From Heaven to Hell returned following its nomination for the best drama 2017 Fringe Awards bigger and better with a longer script consisting of two acts and an additional character under the direction of Sue Jenkins who not only creates beautiful and talented children but also has the ability to turn anything that she touches into gold as this production is most definitely a golden nugget.
The play is based on true events and is dedicated to the 21 officers and 449 men from the 1st Salford Pals who were killed during the first hour of fighting in the battle of Somme in 1916.
The story is based on real friends and colleagues from Salford who are recruited to join the army in the First World War, naively and coerced for a shilling they sign up for the same platoon ‘The Salford Pals’.
The strong cast of 8 take you through tales of each character from the youngest aged 17 years old to the eldest at 30years enabling the audience to understand each individual and connect with their plight and motivation. But the strongest message is that of two touching love stories and the difficulties they face due to war of John Harper (Writer of the play, Danny Clifford) and William Jones (Peter Ash), John who has recently fallen in love with Mary (Emily Jones) a beautiful lady who had been left blind after an abusive relationship but finds trust and love in him and William a happily married man to Betty (Caroline Wagstaffe) a strong lady who keeps the home fire burning whilst her man is away at war.
During their men’s time training under the instruction of the fierce Sergeant Hunt (Sean Chriscole) Mary finds herself pregnant and waits for John returns to marry and legitimise their unborn child and Betty left riddle with guilt for sending her husband off to war to keep a roof above their heads joins the female workforce and enrols in a rubber factory making parts for gas masks as she waits for William to return safely.
The controlling and power driven Sergeant Lunt takes an instant dislike to both of the men making their time training and in the trenches an extremely difficult one, William struggles with the pressure of sleep deprivation and the war that is engulfing him and begins to crumble under the strain. There were some lovely heart-warming moments as you see the Salford Pals pull together and help each other through this torrid time showing strength and bravery, but equally displaying their vulnerabilities and fear of not returning to their families due to their impending death and slaughter on the front line.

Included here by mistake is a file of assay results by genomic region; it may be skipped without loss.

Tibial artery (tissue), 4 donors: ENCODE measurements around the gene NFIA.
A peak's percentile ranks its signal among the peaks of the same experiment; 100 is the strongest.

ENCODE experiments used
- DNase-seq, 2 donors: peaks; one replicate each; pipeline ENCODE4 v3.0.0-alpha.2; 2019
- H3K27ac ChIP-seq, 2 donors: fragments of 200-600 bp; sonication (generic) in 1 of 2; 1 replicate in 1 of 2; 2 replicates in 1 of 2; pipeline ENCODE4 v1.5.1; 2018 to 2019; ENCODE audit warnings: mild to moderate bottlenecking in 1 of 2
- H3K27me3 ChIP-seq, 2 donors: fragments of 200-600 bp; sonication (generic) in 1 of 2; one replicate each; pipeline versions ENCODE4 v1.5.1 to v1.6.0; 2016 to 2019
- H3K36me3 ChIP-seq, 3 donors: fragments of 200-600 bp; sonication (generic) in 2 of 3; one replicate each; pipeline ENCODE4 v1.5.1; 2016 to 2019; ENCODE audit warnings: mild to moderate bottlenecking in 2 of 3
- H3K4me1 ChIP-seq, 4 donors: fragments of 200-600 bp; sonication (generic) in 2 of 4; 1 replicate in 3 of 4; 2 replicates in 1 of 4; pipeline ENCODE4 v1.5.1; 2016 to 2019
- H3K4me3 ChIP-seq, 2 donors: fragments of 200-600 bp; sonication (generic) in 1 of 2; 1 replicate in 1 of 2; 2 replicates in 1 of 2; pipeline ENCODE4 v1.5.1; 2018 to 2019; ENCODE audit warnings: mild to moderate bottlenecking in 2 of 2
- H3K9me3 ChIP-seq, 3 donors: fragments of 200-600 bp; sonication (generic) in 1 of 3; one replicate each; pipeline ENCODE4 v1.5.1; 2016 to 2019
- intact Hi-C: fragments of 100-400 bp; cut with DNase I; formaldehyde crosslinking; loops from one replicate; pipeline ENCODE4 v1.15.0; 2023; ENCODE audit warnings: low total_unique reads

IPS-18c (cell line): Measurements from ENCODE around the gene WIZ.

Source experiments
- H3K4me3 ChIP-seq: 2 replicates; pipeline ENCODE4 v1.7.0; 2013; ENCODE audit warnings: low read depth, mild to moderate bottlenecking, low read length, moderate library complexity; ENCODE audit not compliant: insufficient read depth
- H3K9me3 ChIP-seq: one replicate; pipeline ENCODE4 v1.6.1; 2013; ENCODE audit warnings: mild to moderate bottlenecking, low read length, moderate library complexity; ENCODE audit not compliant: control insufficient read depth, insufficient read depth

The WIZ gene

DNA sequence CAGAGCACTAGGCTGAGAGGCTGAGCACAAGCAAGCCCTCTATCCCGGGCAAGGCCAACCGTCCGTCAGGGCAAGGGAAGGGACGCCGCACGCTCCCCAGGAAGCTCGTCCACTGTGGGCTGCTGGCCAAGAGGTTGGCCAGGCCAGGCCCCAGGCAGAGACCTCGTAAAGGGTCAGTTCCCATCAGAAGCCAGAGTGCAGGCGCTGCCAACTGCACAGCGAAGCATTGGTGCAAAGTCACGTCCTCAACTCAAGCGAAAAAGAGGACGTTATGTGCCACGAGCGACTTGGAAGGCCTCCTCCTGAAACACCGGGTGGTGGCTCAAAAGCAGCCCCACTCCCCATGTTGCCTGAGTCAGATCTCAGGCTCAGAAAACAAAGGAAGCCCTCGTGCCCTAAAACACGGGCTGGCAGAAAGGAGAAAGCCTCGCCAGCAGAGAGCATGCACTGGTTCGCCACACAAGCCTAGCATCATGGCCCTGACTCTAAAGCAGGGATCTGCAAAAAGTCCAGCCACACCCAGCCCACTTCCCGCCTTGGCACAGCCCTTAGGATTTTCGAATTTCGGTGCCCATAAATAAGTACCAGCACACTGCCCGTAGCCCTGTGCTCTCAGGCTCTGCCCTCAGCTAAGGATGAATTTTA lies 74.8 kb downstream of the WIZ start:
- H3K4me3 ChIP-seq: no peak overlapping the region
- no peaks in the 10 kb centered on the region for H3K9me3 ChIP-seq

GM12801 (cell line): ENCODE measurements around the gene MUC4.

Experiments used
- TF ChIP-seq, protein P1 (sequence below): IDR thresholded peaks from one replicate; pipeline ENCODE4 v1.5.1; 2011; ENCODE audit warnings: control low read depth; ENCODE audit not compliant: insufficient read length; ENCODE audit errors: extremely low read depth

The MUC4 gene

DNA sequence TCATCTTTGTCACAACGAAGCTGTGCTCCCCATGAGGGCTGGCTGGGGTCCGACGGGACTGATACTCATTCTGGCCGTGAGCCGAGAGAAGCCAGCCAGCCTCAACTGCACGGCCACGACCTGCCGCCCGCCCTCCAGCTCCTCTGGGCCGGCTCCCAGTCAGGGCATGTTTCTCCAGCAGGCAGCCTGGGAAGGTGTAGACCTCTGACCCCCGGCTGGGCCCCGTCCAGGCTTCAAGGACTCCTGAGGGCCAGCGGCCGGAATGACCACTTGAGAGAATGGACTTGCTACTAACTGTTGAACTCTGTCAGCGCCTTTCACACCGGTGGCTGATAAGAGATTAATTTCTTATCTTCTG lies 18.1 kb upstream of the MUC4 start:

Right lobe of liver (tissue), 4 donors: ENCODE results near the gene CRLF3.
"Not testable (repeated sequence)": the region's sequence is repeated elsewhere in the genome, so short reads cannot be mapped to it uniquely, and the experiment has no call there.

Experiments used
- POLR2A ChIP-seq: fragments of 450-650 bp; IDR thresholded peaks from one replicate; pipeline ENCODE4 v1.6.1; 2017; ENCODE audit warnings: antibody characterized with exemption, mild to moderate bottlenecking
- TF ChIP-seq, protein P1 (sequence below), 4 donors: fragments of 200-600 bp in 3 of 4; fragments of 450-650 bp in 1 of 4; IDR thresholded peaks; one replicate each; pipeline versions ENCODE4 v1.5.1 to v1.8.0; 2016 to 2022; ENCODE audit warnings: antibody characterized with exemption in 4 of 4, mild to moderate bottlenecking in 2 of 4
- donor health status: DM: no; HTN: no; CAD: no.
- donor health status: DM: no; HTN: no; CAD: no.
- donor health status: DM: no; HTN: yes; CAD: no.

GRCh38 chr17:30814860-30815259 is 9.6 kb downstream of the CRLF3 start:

Danny Clifford has clearly evolved this fantastic masterpiece from the original script making it harder hitting and even more heart -wrenching of the plight of this senseless war that saw so many young men lose their lives, we see just how cruel war is both for those left at home and for those who volunteered to fight for their Country.
Huge credit to Danny Clifford and the rest of the crew for their tremendous interpretation of the events which were beautifully acted by each and every individual on stage, special mentions must go to Alex Slater who played Fergus Finney for his outstanding delivery and vocals also to Emily Jones with her impeccable vocals and convincing performance as a visually impaired character.
I truly hope that this magnificent and heart-wrenching play finds its way to mainstream theatre as it has the potential to be a timeless masterpiece that encapsulates how futile and pointless war is.
November 11th marks the 100th anniversary of the end of the First World War, a timely reminder of the courage and heroism shown by both men and women during this deadliest conflict in the history of the human race where the total number of both civilian and military casualties is estimated at around 37 million people and how we must never ever forget our fallen heroes.
Verdict: “A Magnificent and heart-wrenching play”
Reviewer: Katie Leicester
Reviewed: 9th July 2018
North West End Rating: ★★★★